In the 1980s the strategic alignment of interests between ASEAN, China and the United States to reverse Vietnam’s occupation of Cambodia enabled China to open up to the world. In the 1990s, after the West isolated China following the Tiananmen Square protests in 1989, ASEAN kept engaging with China. In the 2000s, ASEAN reacted enthusiastically to China’s proposal for enhanced economic cooperation, which also coincided with China’s entry into the WTO.

China has also been exceptionally generous towards ASEAN. It stunned the world by being the first major economic power to propose a free trade agreement with ASEAN, motivating other powers to follow suit. China has been equally generous in its aid programs and was the first economic power to commit to enhancing ASEAN’s infrastructure. As a result, there were, until recently, massive reservoirs of goodwill towards China in ASEAN. It’s a tragedy that these reservoirs are now drying up.

ASEAN had responded positively to China’s generosity. It facilitated China’s rise in other salient ways. By converting the Balkans of Asia into one of the most peaceful regions in the world, ASEAN helped to change the chemistry of the larger East Asia region. China should look carefully at how Russia has been troubled by challenges in Ukraine and Syria. If Southeast Asia had emerged, like the Middle East, as a more troubled region, China would inevitably have been distracted.

Instead, ASEAN created a geopolitical oasis which helped maintain peace in East and South Asia. The annual ASEAN meetings provided the only safe and stable geopolitical platform for regional and great powers to talk to each other regularly. Whenever relations between China and Japan broke down, their leaders turned to the ASEAN meetings to restore matters.

ASEAN has therefore been a critical catalyst for the decades of peace that we have seen in the region. This is why the time has come for China to radically recalculate its interests in regards to ASEAN. Is the defence of the nine-dash line the ‘core interest’ of China in Southeast Asia? Or is it the continued success of ASEAN as a regional organisation promoting the culture of peace and prosperity in the broader region?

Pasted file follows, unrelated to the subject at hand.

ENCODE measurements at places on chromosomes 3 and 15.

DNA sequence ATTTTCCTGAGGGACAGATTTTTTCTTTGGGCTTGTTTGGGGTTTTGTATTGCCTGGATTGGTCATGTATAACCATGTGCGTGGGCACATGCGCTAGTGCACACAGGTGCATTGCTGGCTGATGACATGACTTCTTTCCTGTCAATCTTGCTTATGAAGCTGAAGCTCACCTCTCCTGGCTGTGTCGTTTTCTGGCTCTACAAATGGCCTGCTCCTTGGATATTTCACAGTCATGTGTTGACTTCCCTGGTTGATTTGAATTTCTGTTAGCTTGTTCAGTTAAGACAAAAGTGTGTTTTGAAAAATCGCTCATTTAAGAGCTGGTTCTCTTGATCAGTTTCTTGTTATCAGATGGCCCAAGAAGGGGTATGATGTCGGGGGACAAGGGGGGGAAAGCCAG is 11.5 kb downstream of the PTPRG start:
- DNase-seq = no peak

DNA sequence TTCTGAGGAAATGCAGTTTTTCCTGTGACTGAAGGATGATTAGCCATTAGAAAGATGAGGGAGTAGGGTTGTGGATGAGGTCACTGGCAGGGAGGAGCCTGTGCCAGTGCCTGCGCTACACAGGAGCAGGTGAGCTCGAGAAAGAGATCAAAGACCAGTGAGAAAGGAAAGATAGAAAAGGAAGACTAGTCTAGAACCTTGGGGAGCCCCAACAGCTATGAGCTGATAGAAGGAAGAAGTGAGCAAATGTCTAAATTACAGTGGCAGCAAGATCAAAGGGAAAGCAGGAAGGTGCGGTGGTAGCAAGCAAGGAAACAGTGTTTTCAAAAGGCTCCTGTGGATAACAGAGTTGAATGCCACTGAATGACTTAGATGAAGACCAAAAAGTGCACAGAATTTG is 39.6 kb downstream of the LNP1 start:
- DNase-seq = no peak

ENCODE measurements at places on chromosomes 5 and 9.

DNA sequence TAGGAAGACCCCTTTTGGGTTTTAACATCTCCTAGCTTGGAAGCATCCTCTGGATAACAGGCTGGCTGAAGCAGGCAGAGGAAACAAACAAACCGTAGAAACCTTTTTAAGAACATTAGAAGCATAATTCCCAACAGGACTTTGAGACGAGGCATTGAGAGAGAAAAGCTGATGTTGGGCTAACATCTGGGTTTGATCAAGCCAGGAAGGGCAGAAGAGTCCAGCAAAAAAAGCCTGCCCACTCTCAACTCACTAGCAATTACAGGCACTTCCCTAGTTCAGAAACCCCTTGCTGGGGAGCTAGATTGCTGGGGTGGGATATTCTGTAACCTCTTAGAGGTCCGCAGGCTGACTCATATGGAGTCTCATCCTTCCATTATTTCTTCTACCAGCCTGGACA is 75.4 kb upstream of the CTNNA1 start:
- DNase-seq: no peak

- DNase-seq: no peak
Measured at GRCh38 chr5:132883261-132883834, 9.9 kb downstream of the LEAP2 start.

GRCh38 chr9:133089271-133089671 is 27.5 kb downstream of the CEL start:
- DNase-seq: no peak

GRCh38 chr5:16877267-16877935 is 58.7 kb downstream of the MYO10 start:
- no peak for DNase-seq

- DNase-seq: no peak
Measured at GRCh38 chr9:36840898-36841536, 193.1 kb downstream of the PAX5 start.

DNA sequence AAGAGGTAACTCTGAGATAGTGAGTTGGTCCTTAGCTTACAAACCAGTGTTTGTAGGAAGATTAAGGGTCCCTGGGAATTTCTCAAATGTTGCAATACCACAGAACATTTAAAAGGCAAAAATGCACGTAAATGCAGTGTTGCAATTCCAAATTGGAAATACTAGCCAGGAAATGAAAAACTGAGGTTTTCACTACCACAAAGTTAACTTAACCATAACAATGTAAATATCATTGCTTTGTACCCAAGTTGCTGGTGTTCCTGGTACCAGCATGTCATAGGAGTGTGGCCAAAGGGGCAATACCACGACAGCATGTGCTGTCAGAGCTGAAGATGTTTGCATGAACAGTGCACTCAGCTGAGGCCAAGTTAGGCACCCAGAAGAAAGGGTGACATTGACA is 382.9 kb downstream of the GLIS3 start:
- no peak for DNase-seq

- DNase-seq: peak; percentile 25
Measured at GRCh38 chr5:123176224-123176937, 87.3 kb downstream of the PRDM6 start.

The answer almost seems obvious. This is what makes China’s recent actions towards ASEAN truly puzzling. China is jeopardising its own interests in undermining ASEAN unity.

More importantly, as China’s leaders frequently emphasise, China has not arrived as a modern developed power. Its per capita income is still only 25 per cent of the United States’. China still needs a few more peaceful decades to complete the job.

Ultimately, Deng Xiaoping was right when he called on the Chinese people to be patient. He was right in saying that the problem of territorial disputes should be passed to future generations. The problem of the South China Sea should be put on the back-burner. China’s larger interests in peaceful regional chemistry should push it towards preserving and strengthening the critical catalyst that has facilitated China’s rise so far.

Kishore Mahbubani is Dean of the Lee Kuan Yew School of Public Policy, National University of Singapore.

This article appeared in the most recent edition of the East Asia Forum Quarterly, ‘Managing China’.

Malaysia-China Relations: A New Turn? – Analysis

November 25, 2016


Malaysia-China Relations: A New Turn? – Analysis

Malaysia’s Najib Razak. Photo by Malaysian government, Wikipedia Commons.

Malaysia’s perceptible tilt towards China especially in economic relations reflects Malaysia’s foreign policy of hedging major power influence in the region and globally. While it seeks closer ties with China, it does not imply that Malaysia is shifting away from the US.

By Johan Saravanamuttu and David Han Guo Xiong*

Since Najib Razak assumed the premiership of Malaysia in 2009 China has featured significantly in his foreign policy. It was Najib’s father Tun Abdul Razak, Malaysia’s second prime minister, who was the first leader in Southeast Asia to establish diplomatic relations with the People’s Republic in 1974.